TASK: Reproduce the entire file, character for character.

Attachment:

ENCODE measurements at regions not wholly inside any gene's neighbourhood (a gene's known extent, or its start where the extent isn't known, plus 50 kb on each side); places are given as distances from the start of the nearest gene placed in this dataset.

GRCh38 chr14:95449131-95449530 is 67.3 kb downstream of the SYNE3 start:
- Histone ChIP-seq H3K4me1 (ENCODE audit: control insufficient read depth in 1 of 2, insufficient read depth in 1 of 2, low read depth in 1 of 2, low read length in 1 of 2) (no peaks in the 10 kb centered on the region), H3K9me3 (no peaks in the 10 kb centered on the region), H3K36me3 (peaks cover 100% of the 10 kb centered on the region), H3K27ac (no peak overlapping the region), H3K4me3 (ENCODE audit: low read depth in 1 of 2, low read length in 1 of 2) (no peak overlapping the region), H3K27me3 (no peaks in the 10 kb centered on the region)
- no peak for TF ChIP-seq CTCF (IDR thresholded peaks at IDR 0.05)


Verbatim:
ENCODE measurements at regions not wholly inside any gene's neighbourhood (a gene's known extent, or its start where the extent isn't known, plus 50 kb on each side); places are given as distances from the start of the nearest gene placed in this dataset.

GRCh38 chr14:95449131-95449530 is 67.3 kb downstream of the SYNE3 start:
- Histone ChIP-seq H3K4me1 (ENCODE audit: control insufficient read depth in 1 of 2, insufficient read depth in 1 of 2, low read depth in 1 of 2, low read length in 1 of 2) (no peaks in the 10 kb centered on the region), H3K9me3 (no peaks in the 10 kb centered on the region), H3K36me3 (peaks cover 100% of the 10 kb centered on the region), H3K27ac (no peak overlapping the region), H3K4me3 (ENCODE audit: low read depth in 1 of 2, low read length in 1 of 2) (no peak overlapping the region), H3K27me3 (no peaks in the 10 kb centered on the region)
- no peak for TF ChIP-seq CTCF (IDR thresholded peaks at IDR 0.05)